The risk of fetal death in twin pregnancies is higher than previously estimated, a new study from the UK finds. The researchers suggest this danger could be eliminated by planning to deliver the babies by c-section at 32 weeks.
Dr. Nicholas M. Fisk of Imperial College London and colleagues have observed unexpected late fetal deaths in apparently uncomplicated twin pregnancies. This prompted them to conduct the current study, to investigate the risk of such deaths after 24 weeks gestation.
The researchers evaluated records at their center for 480 twin pregnancies in which the babies shared a single chorion membrane. The mothers underwent ultrasound monitoring every two weeks.
The team identified 151 uncomplicated pregnancies, with normal ultrasound scans, but among this group there were ten late unexpected fetal deaths in seven pregnancies - three double deaths and four single deaths.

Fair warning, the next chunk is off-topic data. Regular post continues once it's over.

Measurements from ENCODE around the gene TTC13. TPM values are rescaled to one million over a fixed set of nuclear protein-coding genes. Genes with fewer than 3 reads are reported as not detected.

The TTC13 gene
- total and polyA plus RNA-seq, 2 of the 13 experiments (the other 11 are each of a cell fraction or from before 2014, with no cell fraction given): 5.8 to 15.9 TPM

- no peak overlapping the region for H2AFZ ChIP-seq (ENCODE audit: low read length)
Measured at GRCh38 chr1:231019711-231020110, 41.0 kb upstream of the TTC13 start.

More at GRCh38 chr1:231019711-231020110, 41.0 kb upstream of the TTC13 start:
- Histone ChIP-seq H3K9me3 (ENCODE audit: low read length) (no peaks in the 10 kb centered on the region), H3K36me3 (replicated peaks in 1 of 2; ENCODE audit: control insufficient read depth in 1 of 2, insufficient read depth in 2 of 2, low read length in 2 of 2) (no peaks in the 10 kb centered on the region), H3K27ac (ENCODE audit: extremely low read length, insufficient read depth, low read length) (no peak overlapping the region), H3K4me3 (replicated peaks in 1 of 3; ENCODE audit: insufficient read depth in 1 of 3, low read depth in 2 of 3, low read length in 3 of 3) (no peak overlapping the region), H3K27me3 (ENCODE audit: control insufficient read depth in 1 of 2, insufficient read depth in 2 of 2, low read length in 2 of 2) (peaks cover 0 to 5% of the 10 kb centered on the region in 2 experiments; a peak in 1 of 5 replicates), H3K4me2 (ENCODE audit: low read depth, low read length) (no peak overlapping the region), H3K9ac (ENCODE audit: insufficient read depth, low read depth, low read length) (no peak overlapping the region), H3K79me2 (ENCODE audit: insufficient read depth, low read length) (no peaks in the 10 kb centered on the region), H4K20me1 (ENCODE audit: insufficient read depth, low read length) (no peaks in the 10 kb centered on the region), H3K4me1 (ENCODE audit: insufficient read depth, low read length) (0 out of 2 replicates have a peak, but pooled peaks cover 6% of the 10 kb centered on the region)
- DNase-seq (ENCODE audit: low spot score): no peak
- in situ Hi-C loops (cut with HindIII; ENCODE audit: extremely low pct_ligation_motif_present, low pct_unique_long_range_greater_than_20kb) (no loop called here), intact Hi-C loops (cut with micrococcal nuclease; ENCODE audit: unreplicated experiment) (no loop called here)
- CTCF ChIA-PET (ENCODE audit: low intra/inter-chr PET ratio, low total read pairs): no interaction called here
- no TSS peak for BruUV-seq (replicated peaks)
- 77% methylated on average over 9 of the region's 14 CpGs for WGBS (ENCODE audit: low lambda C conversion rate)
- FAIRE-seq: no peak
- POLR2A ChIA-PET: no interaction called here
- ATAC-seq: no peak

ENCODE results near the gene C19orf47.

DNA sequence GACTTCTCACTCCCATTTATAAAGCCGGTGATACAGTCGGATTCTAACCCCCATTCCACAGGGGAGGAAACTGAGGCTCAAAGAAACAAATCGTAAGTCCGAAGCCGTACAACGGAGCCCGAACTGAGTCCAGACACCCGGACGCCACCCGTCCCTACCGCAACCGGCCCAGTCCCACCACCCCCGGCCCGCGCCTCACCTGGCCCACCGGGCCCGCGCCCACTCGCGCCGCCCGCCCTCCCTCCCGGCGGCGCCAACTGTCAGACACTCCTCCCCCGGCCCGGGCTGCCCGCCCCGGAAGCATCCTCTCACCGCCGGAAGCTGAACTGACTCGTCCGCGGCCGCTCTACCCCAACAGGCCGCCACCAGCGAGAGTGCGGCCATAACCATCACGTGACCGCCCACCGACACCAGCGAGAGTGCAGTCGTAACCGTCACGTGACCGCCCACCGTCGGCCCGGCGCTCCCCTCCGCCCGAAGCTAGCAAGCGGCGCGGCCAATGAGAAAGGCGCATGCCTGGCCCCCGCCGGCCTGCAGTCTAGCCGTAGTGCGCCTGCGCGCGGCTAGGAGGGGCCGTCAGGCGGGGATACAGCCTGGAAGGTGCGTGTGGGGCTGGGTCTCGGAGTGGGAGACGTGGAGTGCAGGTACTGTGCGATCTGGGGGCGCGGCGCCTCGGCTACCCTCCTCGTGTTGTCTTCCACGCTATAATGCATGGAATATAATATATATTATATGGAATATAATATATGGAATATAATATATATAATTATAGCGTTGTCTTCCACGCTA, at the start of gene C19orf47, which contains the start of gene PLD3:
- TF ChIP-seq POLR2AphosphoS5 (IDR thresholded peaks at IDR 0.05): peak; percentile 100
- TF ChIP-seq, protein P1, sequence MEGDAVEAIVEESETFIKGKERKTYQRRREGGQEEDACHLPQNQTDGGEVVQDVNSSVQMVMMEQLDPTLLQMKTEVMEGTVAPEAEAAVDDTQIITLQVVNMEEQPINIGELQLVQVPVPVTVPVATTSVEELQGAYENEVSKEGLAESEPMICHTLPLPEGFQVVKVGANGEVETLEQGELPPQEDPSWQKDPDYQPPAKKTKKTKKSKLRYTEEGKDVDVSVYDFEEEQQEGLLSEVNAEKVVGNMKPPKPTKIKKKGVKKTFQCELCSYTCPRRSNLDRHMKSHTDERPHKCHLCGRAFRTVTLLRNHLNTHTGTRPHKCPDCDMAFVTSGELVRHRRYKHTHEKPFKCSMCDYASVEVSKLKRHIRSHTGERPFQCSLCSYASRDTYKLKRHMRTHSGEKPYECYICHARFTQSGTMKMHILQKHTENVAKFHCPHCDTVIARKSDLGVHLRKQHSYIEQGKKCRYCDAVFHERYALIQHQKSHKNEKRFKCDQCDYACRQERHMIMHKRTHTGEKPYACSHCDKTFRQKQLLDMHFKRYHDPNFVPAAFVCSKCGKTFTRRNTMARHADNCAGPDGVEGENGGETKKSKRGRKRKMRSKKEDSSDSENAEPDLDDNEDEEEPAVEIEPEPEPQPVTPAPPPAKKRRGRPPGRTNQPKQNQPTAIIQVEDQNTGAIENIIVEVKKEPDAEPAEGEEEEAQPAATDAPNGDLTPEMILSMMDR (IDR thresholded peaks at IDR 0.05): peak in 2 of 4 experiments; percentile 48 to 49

All the fetal deaths occurred within 2 weeks of a normal scan, at an average gestational age of 34 weeks, the investigators report in the journal PLoS Medicine. The deaths remained unexplained after autopsy in three of the five pregnancies; in two there was evidence of a condition called twin-twin transfusion syndrome, which can arise when twins share one chorion membrane.
Strategies to prevent these late fetal deaths could include more intensive monitoring, Fisk and his colleagues recommend, or earlier elective delivery. Because most of the fetal deaths occurred after 32 weeks, they suggest scheduling elective delivery at this point in the pregnancy.
“If our findings are confirmed in other observational series,” the researchers conclude, “our suggestion that earlier delivery might prevent this adverse outcome could be tested by randomized trial.”
SOURCE: PloS Medicine, June 2005.
Revision date: July 7, 2011
Last revised: by Andrew G. Epstein, M.D.